Digging for treasure – the art of conversation

This feels like an interim time in our WWDN project, so a good time for some more reflections on what we are doing. As we await the outcome of planning permission to site our promised portacabin, it strikes me that our project is still largely hidden, a promise of things not yet delivered. But, like the Galloway Hoard I saw recently in Kirkcudbright Galleries, it definitely exists! That had been hidden for over a thousand years, yet it came out of the ground almost as fresh as when hastily buried.

AV from the exhibition currently on in Kirkcudbright Galleries

But that was also after searching a certain spot in a single field for 9 months in 2014 and having no idea of what might be found anyway – the levels of blind faith are impressive. But so worth it.

Silver double arm-ring made from four intertwined pointed ear beasts, still wearable…come on!

You don’t have to be an expert to be blown away by this amazing hoard of Viking and Saxon wizardry, but you do have to respond as a fellow human being when seeing jewels from a previous culture, and you need some imagination. Plus, I would say, some belief in our reason for being in the world at all. I came out feeling (as I always do after seeing ancient art) elated and humbled at being able to share a moment of art as history, to be part of that connection which compresses time in front of your eyes – incredible! I hope the excitement lasts a long time.

My expertise is in knowing not to be an expert

This quote by Myles Horton from We Make the Road by Walking, 1990, seems a key component of where we are now with this midway point in the project. According to Pablo Helguera, “Conversation is conveniently placed between pedagogy and art; historically it has been seen not only as a key educational tool but also as a form of individual enrichment that requires as much expertise as any delicate craft. When people refer to the “lost art of conversation”, they are affirming that verbal exchange requires expertise, imagination, creativity, wit, and knowledge.” *

Thomas de Quincy in 1847 saw conversation as a “colloquial commerce of thought” that could complement the power created by the “great commerce”. It was clear to him therefore “that a great art must exist somewhere applicable to this power – not in the Pyramids, or in the tombs of Thebes, but in the unwrought quarries of men’s minds, so many and so dark”. So, the art of conversation can become a creative force for enrichment of all parties before we even start to condsider the world of material objects.

This is an element I really hope we can bring to the tent pop-up events we plan to have before the mobile studio arrives on site. The combination of baked spuds and simmering conversations between equals will hopefully become a process for gathering truth and insight. As well as building trust between us, conversation about art and other things can begin to bring back some genuine understanding about what our culture is saying about our lives right now.

Another aspect of conversation that comes to mind was an excellent time sharing community experiences with fellow artists from The Highland Culture Collective recently. Such different stories but all of us moving with a united goal in our own spaces.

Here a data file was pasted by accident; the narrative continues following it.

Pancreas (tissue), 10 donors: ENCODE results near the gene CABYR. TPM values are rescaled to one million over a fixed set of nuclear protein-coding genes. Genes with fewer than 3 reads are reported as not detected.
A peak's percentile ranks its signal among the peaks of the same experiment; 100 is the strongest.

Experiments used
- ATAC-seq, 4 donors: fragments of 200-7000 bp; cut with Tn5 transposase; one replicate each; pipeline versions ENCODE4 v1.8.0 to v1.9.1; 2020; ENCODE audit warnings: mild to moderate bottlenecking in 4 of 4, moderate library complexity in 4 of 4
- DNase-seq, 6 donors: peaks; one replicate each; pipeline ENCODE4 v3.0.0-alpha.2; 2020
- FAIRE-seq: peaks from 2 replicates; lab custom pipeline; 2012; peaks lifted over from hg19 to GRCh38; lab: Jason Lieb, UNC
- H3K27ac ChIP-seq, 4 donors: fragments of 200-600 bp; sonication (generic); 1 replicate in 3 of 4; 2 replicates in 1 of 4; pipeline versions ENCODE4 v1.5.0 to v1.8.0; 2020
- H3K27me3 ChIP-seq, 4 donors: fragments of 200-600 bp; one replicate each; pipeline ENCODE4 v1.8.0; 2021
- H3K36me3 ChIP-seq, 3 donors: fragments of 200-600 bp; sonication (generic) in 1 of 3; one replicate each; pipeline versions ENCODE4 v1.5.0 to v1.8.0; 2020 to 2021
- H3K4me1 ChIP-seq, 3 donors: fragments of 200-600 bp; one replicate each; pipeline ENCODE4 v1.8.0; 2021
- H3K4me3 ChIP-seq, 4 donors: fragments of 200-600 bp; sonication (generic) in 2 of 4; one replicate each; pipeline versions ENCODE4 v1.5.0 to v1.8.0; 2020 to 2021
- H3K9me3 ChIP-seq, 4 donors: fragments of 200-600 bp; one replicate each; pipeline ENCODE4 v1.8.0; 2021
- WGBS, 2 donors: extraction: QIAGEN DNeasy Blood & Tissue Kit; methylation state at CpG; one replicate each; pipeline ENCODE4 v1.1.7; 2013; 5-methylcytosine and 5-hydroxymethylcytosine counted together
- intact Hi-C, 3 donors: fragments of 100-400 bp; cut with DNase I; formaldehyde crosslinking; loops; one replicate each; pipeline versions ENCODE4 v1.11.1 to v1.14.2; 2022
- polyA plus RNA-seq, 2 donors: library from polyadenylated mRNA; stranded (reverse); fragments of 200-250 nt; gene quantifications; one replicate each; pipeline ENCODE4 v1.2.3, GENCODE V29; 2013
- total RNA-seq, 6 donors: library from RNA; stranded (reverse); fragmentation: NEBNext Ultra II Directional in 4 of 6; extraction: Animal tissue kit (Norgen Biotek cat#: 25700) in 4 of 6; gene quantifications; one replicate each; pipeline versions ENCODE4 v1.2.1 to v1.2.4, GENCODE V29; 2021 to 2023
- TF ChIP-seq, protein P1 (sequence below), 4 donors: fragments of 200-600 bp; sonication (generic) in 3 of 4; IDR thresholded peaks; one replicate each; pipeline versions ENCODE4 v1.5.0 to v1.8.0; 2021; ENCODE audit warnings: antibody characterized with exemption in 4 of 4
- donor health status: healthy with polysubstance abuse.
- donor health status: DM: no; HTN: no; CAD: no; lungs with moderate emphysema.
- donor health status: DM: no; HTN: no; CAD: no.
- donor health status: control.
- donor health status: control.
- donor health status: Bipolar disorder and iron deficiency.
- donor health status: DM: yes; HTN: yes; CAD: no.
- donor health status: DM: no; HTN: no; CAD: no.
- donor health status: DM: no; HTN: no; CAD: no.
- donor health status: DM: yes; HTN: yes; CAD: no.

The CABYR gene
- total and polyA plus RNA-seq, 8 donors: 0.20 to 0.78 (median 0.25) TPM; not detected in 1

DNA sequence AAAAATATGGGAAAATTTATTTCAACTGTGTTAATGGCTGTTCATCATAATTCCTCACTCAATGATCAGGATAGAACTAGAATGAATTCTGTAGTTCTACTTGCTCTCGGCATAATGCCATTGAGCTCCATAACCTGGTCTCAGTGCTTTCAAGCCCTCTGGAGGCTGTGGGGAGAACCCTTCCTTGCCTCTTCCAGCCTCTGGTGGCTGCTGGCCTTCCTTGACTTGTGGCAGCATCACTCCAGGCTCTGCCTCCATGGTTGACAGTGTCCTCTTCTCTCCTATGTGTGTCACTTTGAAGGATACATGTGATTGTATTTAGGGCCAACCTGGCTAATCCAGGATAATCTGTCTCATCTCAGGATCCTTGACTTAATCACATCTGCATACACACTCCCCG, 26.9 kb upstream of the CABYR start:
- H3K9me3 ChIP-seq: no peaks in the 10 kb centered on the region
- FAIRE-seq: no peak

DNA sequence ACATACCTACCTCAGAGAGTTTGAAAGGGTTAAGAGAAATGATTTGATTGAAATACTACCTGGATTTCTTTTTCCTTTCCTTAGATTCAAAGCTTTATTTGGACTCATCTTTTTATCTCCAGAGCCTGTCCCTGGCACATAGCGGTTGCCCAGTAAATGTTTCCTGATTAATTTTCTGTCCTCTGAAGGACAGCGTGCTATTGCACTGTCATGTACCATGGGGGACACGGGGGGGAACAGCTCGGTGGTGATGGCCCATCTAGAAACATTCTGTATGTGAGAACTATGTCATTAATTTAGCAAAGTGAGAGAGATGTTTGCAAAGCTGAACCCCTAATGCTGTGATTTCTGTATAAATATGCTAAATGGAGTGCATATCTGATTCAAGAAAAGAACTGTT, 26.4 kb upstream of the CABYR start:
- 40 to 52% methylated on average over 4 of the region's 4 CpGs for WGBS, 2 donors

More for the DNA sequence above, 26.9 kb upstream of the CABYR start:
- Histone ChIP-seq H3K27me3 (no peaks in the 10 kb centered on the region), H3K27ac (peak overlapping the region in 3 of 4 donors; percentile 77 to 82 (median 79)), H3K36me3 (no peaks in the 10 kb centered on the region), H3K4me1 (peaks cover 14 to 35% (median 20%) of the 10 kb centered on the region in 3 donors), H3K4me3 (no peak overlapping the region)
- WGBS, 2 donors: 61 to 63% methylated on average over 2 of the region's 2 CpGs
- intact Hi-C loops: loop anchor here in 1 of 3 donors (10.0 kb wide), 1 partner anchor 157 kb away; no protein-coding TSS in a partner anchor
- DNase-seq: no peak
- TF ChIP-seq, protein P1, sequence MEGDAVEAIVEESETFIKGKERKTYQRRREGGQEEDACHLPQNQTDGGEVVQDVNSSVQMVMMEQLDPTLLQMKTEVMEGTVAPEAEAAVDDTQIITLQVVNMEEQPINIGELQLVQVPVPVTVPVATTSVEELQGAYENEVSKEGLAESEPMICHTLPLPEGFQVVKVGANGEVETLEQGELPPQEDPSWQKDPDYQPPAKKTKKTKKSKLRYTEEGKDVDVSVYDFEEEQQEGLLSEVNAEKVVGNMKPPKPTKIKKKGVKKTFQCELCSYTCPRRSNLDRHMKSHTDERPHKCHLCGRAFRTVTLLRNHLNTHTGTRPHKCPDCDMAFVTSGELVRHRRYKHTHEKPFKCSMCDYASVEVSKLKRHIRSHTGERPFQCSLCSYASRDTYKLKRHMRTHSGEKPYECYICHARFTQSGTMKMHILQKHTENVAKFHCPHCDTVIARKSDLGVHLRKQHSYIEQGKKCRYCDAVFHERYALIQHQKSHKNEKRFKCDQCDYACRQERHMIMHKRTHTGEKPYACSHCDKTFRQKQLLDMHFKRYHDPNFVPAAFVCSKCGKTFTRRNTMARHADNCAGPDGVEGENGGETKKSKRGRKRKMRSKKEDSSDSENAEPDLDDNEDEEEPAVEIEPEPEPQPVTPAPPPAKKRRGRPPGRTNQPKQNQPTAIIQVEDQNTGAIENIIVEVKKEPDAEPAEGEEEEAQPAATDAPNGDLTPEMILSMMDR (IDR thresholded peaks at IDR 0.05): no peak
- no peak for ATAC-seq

The art of common sense

“The current dominant views of art are so far removed from what art ought to be, that the perfectly reasonable views that follow from the works and thoughts of Dewey, Beuys and Cage stand as marginalised minority viewpoints, rather than common sense accounts of art, creativity and their proper role in human lives and communitites.” The point that Adam Krause is making here is that an enlarged and better concept of art could go beyond a collection of disciplines called “the arts” to become “the practice of using creativity to transform the materials of the world into a new, more satisfactory form.”**

There is a strong social dimension to art in Joseph Beuys’ thinking. For him, capital is not money but human creativity – a circulation of new ideas can become the spread of capital in this anti-materialist view of what life is. As Beuys said in an interview: “Art is capital. This is not some pipe dream; it is reality. In other words, capital is what art is. Capital is human capacity and what flows from it. So there are only two organs involved here, or two polar relationships: creativity and human intention, from which a product arises. Thse are the real economic values, nothing else. Money is not.”**

What is human capital? An exhibition of art…with an audience

“If art is defined as the creative reshaping of the world, it can be expanded in scope beyond its ordinary boundaries, to yield the logical conclusion that the principles involved in art and creativity can be used to radically overahaul our very ill social organism.” Krause, 2011. I’ll take that as an inspiration and a challenge to be patient and expect great things. And to keep thinking and talking about it.

*Pablo Helguera – Education for Socially Engaged Art, 2011

**Adam Michael Krause – Art as Politics: the future of art and community, 2011

2 Comments Add yours

  1. cyberculdee says:

    I think it is great to read a post about discovering the value of conversation. Whether low tech with a drink and something to eat, or high tek online overcoming distance and physical separation, I think this treasure is something to invest in.

    Liked by 1 person

    1. aljbphoto says:

      Thanks Simon – defo there is treasure to be found in all aspects of conversation…

      Like

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